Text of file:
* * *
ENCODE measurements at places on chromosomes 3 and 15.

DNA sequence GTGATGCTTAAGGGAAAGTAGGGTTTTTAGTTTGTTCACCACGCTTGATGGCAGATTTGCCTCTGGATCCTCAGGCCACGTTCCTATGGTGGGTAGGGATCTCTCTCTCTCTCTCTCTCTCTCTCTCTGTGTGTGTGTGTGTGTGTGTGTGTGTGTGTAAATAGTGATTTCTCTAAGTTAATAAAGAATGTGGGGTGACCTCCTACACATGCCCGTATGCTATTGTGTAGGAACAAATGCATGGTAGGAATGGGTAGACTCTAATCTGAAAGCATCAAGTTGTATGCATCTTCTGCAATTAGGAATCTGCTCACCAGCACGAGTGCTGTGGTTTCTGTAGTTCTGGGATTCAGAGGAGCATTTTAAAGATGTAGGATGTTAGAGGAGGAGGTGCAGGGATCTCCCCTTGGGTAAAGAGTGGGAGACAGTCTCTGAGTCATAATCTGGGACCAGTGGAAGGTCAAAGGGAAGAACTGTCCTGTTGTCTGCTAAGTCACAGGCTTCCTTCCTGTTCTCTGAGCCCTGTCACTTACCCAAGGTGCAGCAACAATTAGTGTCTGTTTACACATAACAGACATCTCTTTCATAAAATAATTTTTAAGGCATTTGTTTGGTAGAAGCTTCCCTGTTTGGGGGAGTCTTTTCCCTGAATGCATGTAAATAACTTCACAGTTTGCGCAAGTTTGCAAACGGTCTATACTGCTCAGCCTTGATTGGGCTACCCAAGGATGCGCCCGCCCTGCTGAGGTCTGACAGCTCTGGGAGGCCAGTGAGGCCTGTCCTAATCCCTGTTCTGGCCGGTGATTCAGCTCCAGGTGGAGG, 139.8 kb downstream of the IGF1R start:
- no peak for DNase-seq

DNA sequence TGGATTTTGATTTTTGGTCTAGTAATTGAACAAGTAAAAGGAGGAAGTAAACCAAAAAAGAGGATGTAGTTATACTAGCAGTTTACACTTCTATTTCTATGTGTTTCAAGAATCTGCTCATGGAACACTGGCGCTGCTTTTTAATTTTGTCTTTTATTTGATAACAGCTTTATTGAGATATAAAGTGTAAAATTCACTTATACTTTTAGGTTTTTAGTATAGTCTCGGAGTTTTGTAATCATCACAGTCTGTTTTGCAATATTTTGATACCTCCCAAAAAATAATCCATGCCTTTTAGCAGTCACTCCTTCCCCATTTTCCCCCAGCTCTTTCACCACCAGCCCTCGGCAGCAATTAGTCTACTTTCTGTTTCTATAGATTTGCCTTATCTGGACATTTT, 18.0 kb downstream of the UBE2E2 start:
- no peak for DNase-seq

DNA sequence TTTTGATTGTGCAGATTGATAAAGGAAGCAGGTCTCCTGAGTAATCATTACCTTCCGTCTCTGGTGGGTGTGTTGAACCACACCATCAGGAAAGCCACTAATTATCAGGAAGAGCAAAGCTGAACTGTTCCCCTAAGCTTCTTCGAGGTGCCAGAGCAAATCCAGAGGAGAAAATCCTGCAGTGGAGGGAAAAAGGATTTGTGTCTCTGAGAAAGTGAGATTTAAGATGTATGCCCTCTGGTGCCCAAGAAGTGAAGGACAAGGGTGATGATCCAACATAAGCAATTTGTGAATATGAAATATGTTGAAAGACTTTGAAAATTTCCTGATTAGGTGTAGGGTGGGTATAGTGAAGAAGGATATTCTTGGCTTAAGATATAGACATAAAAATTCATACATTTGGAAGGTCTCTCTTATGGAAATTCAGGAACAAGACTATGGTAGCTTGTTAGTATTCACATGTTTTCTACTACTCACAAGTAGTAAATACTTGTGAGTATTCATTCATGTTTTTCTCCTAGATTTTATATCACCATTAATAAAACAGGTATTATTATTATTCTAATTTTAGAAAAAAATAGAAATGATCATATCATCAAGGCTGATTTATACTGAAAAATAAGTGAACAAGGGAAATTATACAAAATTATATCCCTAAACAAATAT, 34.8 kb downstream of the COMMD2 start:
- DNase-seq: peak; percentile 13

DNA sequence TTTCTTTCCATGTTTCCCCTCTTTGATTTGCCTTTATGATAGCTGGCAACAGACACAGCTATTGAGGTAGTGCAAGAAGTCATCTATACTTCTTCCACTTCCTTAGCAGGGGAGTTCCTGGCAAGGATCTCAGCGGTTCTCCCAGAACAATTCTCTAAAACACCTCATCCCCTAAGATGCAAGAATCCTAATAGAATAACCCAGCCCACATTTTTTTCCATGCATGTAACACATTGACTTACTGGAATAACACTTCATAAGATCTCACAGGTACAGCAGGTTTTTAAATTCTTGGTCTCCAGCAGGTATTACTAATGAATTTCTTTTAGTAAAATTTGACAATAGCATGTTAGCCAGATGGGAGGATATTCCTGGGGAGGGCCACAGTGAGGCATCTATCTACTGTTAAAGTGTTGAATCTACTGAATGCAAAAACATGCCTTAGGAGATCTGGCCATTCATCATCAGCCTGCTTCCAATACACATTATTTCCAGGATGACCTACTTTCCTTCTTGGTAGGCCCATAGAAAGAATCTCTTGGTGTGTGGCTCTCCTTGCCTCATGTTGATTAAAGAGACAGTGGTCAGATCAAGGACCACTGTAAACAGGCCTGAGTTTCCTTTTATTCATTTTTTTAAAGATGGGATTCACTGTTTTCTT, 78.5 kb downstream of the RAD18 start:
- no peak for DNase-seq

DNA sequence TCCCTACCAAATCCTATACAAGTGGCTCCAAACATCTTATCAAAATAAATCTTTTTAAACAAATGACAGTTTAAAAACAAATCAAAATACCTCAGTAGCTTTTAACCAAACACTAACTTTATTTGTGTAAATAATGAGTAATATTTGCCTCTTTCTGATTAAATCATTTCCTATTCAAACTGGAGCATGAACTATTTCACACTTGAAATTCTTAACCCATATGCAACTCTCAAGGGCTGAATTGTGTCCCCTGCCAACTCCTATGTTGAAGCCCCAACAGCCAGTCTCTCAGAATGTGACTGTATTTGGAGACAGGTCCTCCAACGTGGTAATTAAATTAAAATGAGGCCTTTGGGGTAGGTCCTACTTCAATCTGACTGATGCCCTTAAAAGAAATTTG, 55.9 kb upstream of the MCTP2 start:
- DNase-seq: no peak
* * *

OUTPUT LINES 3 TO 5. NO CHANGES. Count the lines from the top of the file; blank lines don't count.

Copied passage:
- no peak for DNase-seq

DNA sequence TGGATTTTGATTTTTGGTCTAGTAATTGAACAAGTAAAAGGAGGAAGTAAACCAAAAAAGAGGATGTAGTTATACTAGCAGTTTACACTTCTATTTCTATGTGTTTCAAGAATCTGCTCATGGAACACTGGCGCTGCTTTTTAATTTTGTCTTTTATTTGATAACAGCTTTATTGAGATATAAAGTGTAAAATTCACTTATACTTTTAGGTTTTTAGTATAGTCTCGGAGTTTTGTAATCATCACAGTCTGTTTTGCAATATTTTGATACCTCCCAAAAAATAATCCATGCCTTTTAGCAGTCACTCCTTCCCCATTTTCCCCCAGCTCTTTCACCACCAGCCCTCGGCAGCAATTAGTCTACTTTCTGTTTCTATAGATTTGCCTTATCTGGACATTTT, 18.0 kb downstream of the UBE2E2 start:
- no peak for DNase-seq